Taiwan has so far signed a total of 14 agreements with China since the KMT returned to office, yet so far the general public has seen very little benefit from any of them. Indeed the gap between those that have and those that have not appears to be widening with wage earners at the low end of the employment spectrum faring worst of all – after all those that are better educated can always sell their labour elsewhere; those that are less well educated have little by way of options.

The public can therefore be excused for not becoming over-excited by the ECFA. Most wage and salary earners are still clawing their way back to economic health after seeing an erosion of real incomes during the GFC contraction and with talk of another slowdown looming, anxiety is in greater abundance than enthusiasm. Rather than opening up new opportunities, the agreements with China are seen by the rank and file as a threat to their livelihood.

The greatest fear is a stall in the US recovery – Europe is already in trouble and cannot take up any slack. With unemployment in the US remaining stubbornly above 10 percent, how far will a resurgence in consumer spending go?

But China too has many problems of its own. China boosted its economy during the GFC with a stimulus that saw almost US$600 billion injected into new investment but so far this new investment has failed to stimulate China’s mammoth manufacturing sector on which Taiwan increasingly depends. Instead the stimulus has resulted in a heating up of the property market and wasteful infrastructure construction. Is China building a bubble too?
With its economy increasingly in the Chinese shadow, Taiwan is finding it has little room to manoeuvre. The government still does not see it that way. With the ECFA in place, President Ma is hoping for a respite in further talks with China to allow the benefits from present accords to flow to Taiwan thereby restoring his tarnished image with the electorate – and thereby making it easier to tackle political issues without a domestic backlash.

Whether China will allow this to happen remains to be seen. It cannot be denied that over the past two years, China has shown an admirable flexibility in dealing with Taiwan on economic issues. But China has another agenda entirely and at times has appeared impatient to move on to the more thorny issue of political unification. To Beijing, the ECFA is not an end in itself but merely lays the groundwork for political talks aimed at unifying Taiwan with the mainland.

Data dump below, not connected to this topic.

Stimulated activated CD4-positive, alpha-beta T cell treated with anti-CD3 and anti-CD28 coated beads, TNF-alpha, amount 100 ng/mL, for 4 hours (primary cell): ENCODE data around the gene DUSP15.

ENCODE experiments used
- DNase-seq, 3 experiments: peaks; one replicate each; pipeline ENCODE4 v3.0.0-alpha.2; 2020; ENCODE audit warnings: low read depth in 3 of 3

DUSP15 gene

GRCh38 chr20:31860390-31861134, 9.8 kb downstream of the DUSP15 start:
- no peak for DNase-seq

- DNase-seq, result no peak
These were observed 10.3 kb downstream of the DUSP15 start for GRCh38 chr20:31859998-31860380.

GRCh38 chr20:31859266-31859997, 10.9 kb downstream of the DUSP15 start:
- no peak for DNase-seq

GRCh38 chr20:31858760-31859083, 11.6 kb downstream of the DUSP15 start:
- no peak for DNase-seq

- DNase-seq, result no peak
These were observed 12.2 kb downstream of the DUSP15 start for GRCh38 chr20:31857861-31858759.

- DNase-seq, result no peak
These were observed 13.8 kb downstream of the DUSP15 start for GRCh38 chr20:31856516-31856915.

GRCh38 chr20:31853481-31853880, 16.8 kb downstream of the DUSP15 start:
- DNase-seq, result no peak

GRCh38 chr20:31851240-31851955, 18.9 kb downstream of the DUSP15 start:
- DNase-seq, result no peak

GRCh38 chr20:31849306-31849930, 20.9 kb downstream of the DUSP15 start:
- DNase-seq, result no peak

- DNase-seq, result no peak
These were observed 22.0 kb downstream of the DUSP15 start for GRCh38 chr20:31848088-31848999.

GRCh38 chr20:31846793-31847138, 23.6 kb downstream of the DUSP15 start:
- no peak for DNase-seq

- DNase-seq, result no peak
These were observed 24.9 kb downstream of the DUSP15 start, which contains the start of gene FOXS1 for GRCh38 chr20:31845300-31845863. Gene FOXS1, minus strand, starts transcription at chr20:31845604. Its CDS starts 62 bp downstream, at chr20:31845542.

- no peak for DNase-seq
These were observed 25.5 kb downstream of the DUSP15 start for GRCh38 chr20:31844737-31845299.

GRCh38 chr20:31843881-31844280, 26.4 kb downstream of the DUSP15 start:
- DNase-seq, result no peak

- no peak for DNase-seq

Ma is once again in a difficult position of his own making. On the one hand, he is facing increasing pressure from Beijing to begin political talks, on the other hand, he has lost much of the trust he enjoyed earlier with the voters of Taiwan who handed him the presidency two years ago and he wants time to rebuild his reputation with the electorate.
The KMT has made much of the supposed economic benefits of the ECFA believing that once in place, it would boost the standing of the KMT with voters and boost its chances in the upcoming special municipality elections. Whether this is the case or not remains to be seen. Most of the benefits from agreements with China are long-term in nature and many have questioned the wisdom of putting all Taiwan’s eggs in the China basket. For one thing, the more the local economy is integrated into that of China, the less manoeuvrability Taiwan has. China knows this. For another, the transfer of much of Taiwan’s manufacturing to China has led to a redistribution of wealth and deepening class differences that do not coincide with the traditional pan-blue and pan-green political alliances. Instead many workers who in former times would support the KMT are now being pushed into the DPP camp. Ma needs to stem the flow before it becomes a tide.

Indeed, and contrary to KMT expectations, the ECFA does not appear to be looming large as an issue in the upcoming elections. Rather voters appear to be more concerned over domestic issues and the manner in which the government is handling these. So far the omens are not particularly good for President Ma and the KMT.

The leaders in Beijing are well aware that Ma is not in a particularly strong position. What is not known is whether they will give him the space he needs or whether they will be impatient to press their advantage. If the KMT does well in the year-end election round, Ma’s political capital will improve and his chances of winning a second term in 2012 will be enhanced. This may encourage Beijing to wait it out. But with Chinese President Hu Jintao stepping down that same year, and if Ma looks like a lame duck president, then China may yet call in the favours ahead of time. After all Hu Jintao has his own electorate to answer to and they have nuclear weapons.